The ubiquity of cheap, cloud-connected hardware, sensors, and open APIs and code make it possible for anyone to create new hardware products quickly and inexpensively in their garage. He compared what's happening today to the era of cheap processors that enabled personal computing companies like Apple to rise out of garages in the 1970s.

According to Anderson: "Our drone is more sophisticated than anything the military has. Why? Because our users are less sophisticated. The military has trained pilots and checklists and tech support. Our users open a box under a Christmas tree and expect it to work. It is like the genius of an iPhone. One button. This is a one-button drone."

In other words, the disturbance in the Force wasn't just a personal tremor. It was as if a million nerds cried out at once "aha!" and were not silenced. Of course, this is the foundation of the Internet of Things. And, according to Anderson, the best place to look for it is in the garages of the world.

Interop Las Vegas, taking place April 27-May 1 at Mandalay Bay Resort, is the leading independent technology conference and expo series dedicated to providing technology professionals the unbiased information they need to thrive as new technologies transform the enterprise. IT Pros come to Interop to see the future of technology, the outlook for IT, and the possibilities of what it means to be in IT.

David has been writing on business and technology for over 10 years and was most recently Managing Editor at Enterpriseefficiency.com. Before that he was an Assistant Editor at MIT Sloan Management Review, where he covered a wide range of business topics including IT, ... View Full Bio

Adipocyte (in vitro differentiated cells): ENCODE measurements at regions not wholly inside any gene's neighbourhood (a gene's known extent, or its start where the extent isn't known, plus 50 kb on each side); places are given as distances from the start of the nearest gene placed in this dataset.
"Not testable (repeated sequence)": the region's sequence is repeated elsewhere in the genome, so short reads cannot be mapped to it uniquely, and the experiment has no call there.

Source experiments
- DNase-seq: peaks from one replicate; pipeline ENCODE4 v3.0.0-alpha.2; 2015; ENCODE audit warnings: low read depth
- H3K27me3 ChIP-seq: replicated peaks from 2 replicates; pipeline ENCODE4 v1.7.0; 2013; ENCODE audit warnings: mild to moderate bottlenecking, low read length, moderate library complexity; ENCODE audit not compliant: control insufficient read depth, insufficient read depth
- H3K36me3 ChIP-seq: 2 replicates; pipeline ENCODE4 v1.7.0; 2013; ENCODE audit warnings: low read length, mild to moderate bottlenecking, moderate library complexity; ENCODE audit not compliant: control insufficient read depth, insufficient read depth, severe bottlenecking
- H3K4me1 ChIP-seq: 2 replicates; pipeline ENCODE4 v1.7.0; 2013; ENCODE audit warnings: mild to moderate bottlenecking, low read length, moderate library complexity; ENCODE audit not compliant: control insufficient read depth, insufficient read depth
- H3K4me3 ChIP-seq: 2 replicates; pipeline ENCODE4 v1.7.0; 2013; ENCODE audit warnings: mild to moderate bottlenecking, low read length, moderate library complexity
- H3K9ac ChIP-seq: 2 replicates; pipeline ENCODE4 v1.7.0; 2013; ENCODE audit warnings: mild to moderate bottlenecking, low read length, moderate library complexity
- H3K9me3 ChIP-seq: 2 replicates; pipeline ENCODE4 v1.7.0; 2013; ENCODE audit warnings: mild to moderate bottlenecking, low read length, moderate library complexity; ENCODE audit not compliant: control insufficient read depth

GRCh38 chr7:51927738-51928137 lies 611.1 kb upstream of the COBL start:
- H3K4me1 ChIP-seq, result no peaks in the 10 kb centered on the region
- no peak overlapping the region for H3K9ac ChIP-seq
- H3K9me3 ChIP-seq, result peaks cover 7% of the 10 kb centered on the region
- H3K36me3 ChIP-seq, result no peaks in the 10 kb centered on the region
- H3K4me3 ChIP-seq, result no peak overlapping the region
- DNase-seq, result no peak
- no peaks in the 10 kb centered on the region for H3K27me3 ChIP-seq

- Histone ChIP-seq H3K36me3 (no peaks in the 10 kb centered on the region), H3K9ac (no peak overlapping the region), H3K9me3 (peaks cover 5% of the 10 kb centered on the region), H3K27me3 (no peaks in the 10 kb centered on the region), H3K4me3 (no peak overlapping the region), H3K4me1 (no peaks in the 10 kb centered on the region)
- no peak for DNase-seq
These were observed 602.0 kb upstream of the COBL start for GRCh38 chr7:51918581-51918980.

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David Wagner
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David Wagner,
User Rank: Strategist
4/29/2015 | 11:49:55 AM
Re: Chris Anderson: Weaponized Lego, Drones & IoT
@zerox203- I'm actually a fan of the name "maker movement" because it is very inclusive. It isn't "engineer movement" or "artist movement" or "inventor movement." It leaves space for all sorts of people who put something physical together.

I also like that we're celebrating the creation of things again as opposed to just software. It isn't that I'm against software, but I was getting a little tired of everyone working only on the next pizza delivery app.
David Wagner
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David Wagner,
User Rank: Strategist
4/29/2015 | 11:46:25 AM
Re: Flying things with the interwebs